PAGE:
The two teachers who are the members of the project staff – Madalina from Romania and Katrin from Estonia shared and presented their experience from the pilot testing stage of the project. Magda prepared some exercises and the discussion focused on: vocabulary, grammar and listening comprehension. The teachers listed difficulties that they can meet in their day-to-day work with senior citizens: types of available activities, ways of adjusting activities to the needs of 60+ students, making activities more brain-friendly.

Wednesday 19th June

Adjusting materials to the needs of 50+ students/ preparation of activities


  • hands-on practice,
  • dealing with adjusting contemporary coursebooks to the needs of 50+ students

The main stress of the workshop was put on vocabulary, grammar and listening. Participants worked in groups, exchanged ideas, and discussed the aims.

The fifth project meeting

Cluj Napoca 3 – 4 May 2019

The fifth project meeting took place from 3 to 4 May 2019 in Cluj Napoca, Romania

The meeting was attended by 10 people from all partner countries - 2 English teachers (3 from Poland) and project managers.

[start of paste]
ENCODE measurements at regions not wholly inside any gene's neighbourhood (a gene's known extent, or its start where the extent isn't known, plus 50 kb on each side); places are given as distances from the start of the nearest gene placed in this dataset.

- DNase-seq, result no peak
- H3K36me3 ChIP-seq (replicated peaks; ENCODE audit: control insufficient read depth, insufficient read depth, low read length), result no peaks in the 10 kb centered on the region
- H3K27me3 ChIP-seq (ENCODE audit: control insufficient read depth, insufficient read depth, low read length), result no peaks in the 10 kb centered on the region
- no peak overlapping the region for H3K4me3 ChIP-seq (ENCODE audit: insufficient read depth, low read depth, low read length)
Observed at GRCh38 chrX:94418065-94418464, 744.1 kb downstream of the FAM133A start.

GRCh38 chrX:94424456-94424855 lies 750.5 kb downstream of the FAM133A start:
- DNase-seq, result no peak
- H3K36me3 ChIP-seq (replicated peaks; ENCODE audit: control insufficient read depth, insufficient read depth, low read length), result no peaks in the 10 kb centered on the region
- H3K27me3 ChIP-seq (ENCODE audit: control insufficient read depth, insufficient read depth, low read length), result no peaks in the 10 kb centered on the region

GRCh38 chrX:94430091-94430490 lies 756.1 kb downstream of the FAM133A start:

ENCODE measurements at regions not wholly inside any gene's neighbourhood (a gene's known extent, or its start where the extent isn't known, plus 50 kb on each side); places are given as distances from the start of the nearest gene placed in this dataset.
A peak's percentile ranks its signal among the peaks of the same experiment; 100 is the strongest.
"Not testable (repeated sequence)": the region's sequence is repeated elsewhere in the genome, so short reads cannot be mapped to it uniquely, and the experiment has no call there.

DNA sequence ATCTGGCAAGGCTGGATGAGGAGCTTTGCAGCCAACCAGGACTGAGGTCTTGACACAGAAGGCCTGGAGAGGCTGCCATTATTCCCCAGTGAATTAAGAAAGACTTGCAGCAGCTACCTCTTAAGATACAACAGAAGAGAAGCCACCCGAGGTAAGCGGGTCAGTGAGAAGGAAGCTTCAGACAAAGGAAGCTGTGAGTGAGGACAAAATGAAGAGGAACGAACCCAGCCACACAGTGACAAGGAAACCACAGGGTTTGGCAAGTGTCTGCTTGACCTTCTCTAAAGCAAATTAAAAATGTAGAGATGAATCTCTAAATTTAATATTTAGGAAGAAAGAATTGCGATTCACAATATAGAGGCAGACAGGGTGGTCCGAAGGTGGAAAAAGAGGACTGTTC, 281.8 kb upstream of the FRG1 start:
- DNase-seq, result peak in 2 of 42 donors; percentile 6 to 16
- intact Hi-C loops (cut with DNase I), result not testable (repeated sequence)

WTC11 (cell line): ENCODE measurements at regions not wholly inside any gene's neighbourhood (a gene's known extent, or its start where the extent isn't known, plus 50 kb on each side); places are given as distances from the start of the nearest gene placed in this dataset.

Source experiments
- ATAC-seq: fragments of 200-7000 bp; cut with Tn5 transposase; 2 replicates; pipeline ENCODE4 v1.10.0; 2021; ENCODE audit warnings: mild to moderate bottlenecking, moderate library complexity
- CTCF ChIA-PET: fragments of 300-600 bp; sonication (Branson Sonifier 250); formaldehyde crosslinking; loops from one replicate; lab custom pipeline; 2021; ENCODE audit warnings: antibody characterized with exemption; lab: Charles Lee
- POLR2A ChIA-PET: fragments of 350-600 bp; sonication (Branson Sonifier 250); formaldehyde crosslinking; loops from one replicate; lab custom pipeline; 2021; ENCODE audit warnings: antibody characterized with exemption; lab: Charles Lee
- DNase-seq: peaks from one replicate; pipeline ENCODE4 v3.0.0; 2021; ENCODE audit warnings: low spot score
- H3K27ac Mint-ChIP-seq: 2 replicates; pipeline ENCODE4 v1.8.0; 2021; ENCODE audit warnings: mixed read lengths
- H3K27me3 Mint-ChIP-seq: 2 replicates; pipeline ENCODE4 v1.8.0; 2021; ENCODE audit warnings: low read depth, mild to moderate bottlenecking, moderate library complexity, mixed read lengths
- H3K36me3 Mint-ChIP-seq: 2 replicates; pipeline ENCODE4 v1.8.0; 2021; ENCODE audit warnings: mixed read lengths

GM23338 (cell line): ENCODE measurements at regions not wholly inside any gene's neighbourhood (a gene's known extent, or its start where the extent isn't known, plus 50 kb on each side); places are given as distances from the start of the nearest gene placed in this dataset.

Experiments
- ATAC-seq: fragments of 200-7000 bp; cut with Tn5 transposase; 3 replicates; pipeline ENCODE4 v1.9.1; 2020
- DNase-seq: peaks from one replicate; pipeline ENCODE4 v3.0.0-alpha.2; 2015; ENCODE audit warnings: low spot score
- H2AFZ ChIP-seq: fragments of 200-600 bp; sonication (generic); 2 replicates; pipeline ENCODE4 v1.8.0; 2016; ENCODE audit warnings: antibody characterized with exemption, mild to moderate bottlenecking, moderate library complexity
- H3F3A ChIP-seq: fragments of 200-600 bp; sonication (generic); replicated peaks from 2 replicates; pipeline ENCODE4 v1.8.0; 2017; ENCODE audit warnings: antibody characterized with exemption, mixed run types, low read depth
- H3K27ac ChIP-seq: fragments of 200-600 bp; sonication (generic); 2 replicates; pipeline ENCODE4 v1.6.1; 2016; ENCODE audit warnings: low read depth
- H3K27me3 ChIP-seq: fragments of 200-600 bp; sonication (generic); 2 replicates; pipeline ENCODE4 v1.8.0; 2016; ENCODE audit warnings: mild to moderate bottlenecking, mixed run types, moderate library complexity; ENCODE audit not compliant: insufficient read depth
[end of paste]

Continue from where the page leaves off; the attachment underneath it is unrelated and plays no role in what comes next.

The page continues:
The meeting took place in accordance with the prepared agenda.

The main aims of the meeting were:

  • The results of the pilot testing:

- the questionnaire for teachers

- the questionnaire for students

  • Teacher’s experience with the SoT&G – pros and cons, impressions from the classes
  • Discussion over the needed adjustments of SoT&G
  • How the adjustments should be performed?

The main conclusions from discussions on the results of the evaluation of the Set of Tips and Guidelines are as follows:

  • The problem for students was to name used techniques in their own words.
  • Students had some issues with taking part in the research. They were afraid that their age is the topic of the project.
  • It was not easy to carry out classes in an elder-friendly way in mixed-age groups. Younger students were bored.
  • Students did not like the open form of some questions.